It is important for all businesses to embrace technology, because as the Thomas Cook collapse has shown the internet is a steam roller Journalists might have expected to enjoy a slow news day, increasingly rare in the Brexit era, while awaiting the Supreme Court’s judgement on the prorogation of Parliament. 

If so they were to be disappointed, as arguably the most newsworthy of all UK business liquidations took place over the weekend with the collapse of the country’s oldest and best-known holiday operator Thomas Cook. 

The focus of media coverage has understandably been on the sad consequences for Thomas Cook’s employees and customers, but less so on why it happened. As commercial litigators we recognise that preventing disaster is as important as resolving disputes, and our thoughts have already turned to the lessons we can learn.

Thomas Cook joins a lengthening list of famous brands to have recently disappeared from our high streets. BHS and Toys R Us have shut up shop, while others such as New Look and House of Fraser have all been forced to close large numbers of stores. To indulge in nostalgia briefly, the likes of JJB Sports, Blockbuster and Woolies have also sadly gone.

The reasons these business failed are varied and complicated. However, the rise and prevalence of the internet and new technology played at least some part in all of them. 

Woolworths was an early victim of Amazon’s success. Blockbuster crumbled in the face of Netflix – which offered instant access to seemingly unlimited entertainment (at a monthly cost equivalent to that of two VHS rentals). Modern internet-savvy shops such as Boohoo and ASOS increasingly transport fashion-conscious shoppers from the high street to purchase their clothes via the electronic highway.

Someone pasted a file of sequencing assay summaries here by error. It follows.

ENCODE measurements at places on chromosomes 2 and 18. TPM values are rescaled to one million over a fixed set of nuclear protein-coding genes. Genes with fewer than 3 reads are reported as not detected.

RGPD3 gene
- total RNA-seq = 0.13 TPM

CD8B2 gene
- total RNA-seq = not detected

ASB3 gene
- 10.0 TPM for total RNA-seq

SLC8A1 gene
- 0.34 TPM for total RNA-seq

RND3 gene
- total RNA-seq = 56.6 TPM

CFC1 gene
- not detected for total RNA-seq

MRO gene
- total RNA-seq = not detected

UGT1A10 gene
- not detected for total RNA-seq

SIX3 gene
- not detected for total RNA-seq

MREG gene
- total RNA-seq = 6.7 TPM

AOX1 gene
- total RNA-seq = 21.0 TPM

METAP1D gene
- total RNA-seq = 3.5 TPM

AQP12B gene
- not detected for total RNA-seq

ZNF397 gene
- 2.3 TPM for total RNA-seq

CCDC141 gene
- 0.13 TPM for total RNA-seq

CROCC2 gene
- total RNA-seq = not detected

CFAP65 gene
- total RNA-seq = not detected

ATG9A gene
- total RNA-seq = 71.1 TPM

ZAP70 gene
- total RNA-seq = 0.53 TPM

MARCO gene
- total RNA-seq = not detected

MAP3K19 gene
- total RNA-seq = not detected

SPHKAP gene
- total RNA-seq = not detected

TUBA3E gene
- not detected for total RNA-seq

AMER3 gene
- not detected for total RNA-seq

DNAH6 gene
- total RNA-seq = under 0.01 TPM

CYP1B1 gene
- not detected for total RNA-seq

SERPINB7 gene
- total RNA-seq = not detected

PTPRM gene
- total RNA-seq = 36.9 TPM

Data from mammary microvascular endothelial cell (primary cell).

The role of the internet and new tech cannot be understated in Thomas Cook’s collapse. The web and smartphones opened the door to the new world of Skyscanner and Air BnB. The UK holidaymaker is no longer as intimidated as they may once have been when booking flights to and accommodation in a foreign country. The ordinary punter is now able to find the best hotel deals online in only a few minutes. The internet-age shopper values the flexibility offered by a DIY holiday compared to a package deal. 

In case there are any businesses who haven’t yet learned this lesson: it’s vital to embrace the internet and new technology and tailor your client offerings accordingly. It influences where consumers spend their money. For example, when choosing a place to eat and drink, I value placing orders from the comfort of my table using Wetherspoon’s and Starbucks’ apps. The modern consumer has come to expect such innovation. 

“Once a new technology rolls over you, if you’re not part of the steam roller, you’re part of the road” – Stewart Brand, writer & entrepreneur

As a law firm, and specifically as litigators, technological advances can post a challenge. 

We embrace them and explore how they can benefit our clients - for example investing in more efficient case management systems or using Artificial Intelligence in the analysis of documents. It may even be something as practical as conducting court hearings using state-of-the-art conference call facilities rather than appearing in person to reduce the cost of litigation. 

It is important for all businesses to embrace technology, because as the Thomas Cook collapse has shown the internet is a steam roller and it is causing many to byte the dust.

By Andrew Smith,
Associate

Burness admin